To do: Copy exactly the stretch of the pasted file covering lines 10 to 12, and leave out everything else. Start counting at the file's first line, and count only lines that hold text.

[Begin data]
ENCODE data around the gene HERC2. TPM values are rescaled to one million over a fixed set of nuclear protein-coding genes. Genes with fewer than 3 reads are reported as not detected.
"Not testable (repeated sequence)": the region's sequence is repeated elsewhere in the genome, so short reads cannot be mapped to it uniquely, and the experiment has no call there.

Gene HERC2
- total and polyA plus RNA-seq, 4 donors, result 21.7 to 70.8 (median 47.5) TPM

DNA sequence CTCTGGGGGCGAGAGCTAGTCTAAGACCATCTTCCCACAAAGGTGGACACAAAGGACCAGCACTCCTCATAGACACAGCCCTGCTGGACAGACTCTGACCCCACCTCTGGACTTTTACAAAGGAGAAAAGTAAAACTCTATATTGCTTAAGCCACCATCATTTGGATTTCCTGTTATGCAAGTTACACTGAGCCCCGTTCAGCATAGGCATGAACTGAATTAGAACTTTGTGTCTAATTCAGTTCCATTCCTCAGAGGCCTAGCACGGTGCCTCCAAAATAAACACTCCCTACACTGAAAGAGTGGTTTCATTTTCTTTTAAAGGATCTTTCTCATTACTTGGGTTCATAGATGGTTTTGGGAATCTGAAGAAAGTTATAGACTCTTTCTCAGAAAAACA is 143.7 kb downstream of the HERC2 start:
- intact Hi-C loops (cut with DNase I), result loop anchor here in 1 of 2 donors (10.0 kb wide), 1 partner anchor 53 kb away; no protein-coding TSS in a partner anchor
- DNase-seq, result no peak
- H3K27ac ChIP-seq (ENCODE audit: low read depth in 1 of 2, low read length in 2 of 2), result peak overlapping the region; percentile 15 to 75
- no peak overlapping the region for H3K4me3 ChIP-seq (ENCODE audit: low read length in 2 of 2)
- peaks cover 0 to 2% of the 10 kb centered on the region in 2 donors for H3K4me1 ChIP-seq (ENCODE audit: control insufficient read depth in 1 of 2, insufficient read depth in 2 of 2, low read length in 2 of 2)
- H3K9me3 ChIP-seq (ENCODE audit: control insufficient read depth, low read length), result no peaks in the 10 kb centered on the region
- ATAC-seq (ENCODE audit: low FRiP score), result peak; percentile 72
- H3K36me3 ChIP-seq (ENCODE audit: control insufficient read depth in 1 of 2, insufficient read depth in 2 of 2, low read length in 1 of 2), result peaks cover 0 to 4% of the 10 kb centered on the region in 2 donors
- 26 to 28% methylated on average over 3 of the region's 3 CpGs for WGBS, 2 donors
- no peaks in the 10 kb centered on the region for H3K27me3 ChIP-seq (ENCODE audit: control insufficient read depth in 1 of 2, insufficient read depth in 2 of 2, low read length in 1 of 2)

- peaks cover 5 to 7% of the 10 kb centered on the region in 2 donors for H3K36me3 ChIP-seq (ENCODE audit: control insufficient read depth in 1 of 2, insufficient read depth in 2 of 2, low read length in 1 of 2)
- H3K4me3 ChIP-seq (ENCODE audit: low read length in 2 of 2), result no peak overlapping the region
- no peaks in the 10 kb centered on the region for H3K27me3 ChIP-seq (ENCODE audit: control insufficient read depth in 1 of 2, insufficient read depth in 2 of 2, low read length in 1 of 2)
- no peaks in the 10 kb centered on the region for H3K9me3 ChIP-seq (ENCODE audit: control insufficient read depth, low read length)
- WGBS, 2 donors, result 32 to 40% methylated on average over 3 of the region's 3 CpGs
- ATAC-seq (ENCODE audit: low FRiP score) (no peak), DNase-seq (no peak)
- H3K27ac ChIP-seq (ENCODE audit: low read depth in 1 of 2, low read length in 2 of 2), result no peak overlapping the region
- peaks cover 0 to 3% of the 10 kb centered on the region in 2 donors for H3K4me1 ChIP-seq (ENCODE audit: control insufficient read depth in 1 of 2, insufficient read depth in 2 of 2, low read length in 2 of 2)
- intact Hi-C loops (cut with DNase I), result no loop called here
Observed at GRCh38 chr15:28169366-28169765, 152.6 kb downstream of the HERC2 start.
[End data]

- peaks cover 0 to 2% of the 10 kb centered on the region in 2 donors for H3K4me1 ChIP-seq (ENCODE audit: control insufficient read depth in 1 of 2, insufficient read depth in 2 of 2, low read length in 2 of 2)
- H3K9me3 ChIP-seq (ENCODE audit: control insufficient read depth, low read length), result no peaks in the 10 kb centered on the region
- ATAC-seq (ENCODE audit: low FRiP score), result peak; percentile 72